How to Manage Product Names in Global Markets

March 26, 2018
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Expanding into global markets is an exciting prospect for any business. It holds the promise of reaching new customers, driving profitability, and adding international depth to the brand’s reputation. But as with every opportunity, there is a degree of risk and uncertainty. Will your brand messaging be effective at addressing local cultural sensibilities? Will local markets respond to your product design and packaging?
With concerns like these in mind, your Global Content should be created, named, and managed in a way that’s most conducive to international business success. In this blog post, we’ll cover a few ways that you can manage product names strategically and effectively in global markets.

Can you use the original product name?

It’s important to decide whether to use the original product name globally, or whether you will adapt it for each market. While the latter option may seem unnecessarily costly, in some cases the original name may simply be unusable in certain foreign markets due to inappropriate connotations or translations.  For example, when the whiskey Irish Mist was launched in Germany, the company would have saved a lot of time, money, and embarrassment had they acknowledged that “Mist” is the German word for “manure”.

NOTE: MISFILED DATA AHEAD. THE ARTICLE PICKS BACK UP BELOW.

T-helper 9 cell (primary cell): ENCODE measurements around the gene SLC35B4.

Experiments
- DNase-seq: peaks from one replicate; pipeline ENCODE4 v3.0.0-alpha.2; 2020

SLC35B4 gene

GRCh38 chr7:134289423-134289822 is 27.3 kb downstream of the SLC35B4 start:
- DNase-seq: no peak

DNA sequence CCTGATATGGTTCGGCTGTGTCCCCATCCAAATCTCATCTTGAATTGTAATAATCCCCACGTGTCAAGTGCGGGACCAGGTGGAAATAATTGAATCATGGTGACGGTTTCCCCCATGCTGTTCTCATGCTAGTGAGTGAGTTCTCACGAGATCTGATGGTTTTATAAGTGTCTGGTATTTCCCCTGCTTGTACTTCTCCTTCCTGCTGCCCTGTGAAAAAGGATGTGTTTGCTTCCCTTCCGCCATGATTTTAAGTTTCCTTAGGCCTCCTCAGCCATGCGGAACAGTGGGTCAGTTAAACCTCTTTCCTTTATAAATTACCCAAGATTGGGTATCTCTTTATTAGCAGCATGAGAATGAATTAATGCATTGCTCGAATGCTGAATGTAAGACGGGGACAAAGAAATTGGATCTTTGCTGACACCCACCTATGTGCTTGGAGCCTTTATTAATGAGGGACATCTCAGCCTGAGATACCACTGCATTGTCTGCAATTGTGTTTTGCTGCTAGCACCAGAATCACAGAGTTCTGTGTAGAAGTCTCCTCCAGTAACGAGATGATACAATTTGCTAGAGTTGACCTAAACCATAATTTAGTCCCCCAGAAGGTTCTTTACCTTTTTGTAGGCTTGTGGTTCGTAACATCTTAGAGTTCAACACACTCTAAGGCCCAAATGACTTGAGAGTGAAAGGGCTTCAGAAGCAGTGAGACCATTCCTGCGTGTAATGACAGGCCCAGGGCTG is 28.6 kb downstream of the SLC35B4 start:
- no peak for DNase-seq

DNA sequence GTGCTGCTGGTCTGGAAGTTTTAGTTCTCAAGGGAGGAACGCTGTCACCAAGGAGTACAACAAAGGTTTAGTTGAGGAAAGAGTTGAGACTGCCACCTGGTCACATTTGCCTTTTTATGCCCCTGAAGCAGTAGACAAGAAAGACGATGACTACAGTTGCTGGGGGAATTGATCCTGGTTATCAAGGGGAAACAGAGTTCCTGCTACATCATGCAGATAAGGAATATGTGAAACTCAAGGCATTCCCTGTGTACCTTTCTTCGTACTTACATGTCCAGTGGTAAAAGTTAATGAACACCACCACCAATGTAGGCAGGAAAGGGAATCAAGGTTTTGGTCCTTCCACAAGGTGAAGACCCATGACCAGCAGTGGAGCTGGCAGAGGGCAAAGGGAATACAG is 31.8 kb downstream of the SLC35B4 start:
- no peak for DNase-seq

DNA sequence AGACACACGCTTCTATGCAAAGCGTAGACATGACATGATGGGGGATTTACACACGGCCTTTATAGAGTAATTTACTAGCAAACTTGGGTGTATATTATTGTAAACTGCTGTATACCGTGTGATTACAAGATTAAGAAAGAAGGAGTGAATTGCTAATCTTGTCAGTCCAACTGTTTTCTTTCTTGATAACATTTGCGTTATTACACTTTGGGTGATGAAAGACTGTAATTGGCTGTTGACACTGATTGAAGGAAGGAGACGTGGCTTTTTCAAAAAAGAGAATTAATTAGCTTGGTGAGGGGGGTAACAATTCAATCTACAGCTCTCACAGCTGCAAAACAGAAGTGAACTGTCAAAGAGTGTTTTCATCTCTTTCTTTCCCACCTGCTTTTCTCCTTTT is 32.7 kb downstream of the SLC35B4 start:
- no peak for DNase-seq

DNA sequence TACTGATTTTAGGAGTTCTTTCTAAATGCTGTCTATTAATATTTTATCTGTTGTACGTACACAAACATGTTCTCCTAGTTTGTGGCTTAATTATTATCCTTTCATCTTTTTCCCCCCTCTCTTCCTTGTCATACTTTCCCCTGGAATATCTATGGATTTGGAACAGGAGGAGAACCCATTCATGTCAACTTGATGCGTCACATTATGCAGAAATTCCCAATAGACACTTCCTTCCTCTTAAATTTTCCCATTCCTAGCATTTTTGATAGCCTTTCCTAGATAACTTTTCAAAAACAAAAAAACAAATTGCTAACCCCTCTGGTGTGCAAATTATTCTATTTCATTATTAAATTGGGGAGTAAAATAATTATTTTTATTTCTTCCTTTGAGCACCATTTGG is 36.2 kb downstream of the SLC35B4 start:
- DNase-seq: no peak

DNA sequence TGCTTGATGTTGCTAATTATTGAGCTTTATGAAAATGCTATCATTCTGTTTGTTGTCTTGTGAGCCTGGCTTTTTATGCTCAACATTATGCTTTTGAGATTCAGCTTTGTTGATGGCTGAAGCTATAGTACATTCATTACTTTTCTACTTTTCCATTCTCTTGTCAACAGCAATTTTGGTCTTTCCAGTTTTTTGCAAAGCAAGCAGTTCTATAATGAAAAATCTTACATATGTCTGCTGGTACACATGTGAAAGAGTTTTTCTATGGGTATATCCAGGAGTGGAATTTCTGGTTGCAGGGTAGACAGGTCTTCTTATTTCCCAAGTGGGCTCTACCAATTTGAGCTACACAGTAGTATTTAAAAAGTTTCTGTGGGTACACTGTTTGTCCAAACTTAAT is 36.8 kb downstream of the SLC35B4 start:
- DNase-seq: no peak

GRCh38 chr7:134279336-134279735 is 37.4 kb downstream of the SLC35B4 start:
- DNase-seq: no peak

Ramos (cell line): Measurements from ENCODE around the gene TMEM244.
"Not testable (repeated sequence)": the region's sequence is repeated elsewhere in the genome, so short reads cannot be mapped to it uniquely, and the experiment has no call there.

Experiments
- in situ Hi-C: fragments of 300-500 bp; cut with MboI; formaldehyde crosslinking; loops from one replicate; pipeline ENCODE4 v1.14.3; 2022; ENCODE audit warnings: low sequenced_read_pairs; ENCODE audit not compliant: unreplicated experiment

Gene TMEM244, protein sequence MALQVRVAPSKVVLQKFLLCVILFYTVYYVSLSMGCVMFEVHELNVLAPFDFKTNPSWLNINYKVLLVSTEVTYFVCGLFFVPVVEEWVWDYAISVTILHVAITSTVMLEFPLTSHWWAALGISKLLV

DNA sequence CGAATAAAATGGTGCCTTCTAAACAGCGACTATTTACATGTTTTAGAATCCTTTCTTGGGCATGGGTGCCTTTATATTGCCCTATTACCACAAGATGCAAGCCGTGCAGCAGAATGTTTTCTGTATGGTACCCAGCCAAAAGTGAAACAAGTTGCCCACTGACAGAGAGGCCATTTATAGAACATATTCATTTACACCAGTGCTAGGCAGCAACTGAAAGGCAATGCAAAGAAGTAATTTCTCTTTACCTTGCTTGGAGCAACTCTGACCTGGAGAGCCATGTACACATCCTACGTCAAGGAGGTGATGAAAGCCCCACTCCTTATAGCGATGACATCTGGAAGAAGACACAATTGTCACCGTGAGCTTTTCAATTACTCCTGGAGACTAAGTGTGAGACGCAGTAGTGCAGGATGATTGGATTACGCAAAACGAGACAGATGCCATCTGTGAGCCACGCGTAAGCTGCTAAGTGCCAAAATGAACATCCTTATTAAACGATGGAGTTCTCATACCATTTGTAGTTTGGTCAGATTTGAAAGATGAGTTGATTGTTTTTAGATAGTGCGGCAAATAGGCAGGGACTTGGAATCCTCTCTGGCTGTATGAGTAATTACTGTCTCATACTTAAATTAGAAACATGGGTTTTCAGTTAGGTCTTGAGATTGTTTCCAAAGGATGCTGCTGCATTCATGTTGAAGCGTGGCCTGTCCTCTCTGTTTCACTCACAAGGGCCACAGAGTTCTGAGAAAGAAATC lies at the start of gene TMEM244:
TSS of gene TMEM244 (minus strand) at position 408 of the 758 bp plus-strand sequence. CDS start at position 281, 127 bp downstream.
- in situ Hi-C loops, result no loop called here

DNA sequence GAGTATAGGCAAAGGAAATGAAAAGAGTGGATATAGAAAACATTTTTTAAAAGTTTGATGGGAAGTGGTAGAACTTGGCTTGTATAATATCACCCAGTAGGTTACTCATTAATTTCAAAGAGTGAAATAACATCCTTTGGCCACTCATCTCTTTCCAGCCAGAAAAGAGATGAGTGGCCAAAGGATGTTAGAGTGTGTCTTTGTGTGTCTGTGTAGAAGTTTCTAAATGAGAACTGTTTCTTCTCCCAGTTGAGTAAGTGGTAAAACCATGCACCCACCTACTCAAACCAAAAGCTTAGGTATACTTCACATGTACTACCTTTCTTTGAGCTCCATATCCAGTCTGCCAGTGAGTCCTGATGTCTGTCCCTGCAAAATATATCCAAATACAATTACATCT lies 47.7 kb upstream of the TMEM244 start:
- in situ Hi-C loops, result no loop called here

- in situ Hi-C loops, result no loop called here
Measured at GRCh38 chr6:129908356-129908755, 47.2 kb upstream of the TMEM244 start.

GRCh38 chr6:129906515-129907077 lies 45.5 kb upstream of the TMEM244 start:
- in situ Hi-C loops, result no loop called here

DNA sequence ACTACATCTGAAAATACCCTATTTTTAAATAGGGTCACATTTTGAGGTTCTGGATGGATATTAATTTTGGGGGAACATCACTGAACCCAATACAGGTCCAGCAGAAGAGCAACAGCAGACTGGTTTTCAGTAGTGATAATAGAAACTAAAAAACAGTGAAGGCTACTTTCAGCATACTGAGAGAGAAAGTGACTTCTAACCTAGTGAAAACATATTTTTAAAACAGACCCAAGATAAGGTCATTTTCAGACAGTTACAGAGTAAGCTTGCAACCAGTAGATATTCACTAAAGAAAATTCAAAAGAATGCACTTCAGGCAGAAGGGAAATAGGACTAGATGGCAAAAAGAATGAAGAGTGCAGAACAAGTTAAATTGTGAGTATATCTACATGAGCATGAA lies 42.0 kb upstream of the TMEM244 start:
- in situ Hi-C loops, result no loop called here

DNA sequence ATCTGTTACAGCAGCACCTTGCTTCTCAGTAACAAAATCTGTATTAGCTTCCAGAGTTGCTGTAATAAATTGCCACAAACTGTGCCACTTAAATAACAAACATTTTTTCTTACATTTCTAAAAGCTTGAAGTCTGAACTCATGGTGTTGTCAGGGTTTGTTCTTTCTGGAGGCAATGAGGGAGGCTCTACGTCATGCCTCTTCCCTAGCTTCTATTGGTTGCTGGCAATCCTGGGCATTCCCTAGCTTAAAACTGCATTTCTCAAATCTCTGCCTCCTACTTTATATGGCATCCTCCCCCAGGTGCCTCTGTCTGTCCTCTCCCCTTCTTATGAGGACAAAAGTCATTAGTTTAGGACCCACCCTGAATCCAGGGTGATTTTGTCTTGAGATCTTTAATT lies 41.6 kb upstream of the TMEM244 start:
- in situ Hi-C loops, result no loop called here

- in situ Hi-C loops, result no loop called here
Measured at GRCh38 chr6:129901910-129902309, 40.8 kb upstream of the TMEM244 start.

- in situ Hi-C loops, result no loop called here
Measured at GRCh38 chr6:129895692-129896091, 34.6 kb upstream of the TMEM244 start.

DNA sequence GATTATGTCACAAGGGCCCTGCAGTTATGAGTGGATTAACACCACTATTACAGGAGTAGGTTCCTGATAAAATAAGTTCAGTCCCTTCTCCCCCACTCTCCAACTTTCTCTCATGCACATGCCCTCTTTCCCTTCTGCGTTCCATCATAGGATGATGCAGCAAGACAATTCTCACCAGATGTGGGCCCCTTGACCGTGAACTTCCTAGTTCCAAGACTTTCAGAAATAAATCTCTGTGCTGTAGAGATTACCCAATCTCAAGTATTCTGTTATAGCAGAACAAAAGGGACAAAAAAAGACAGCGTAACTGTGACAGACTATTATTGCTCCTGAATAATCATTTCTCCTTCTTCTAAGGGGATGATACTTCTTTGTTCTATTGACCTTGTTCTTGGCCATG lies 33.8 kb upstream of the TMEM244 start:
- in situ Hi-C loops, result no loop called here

Make sure your product names are protected

When expanding into a new region, be wary of counterfeit manufacturers aiming to profit from your product names and branding. The simplest way to protect each product name is to register it as a trademark. There is no global trademark, however, so remember to register your trademarks in each target geographical region.

Be extra careful with domain names

Make sure to consider which domain names to use with your brand, which should be treated as a separate issue from trademarks. Without careful planning, you risk competitors taking the local version of your domain name and using it to their own advantage. Also make sure to research the legality of “domain squatting” in the local jurisdiction of new markets, whereby someone purchases a brand-related domain with the intent to sell it to a company at an inflated price for profit.
If your company is planning to expand into new international markets, taking an organized approach to managing Global Content will likely be the difference between success and failure. If you would like to learn how to get more from your Global Content to make the best possible impact around the globe, get in touch.

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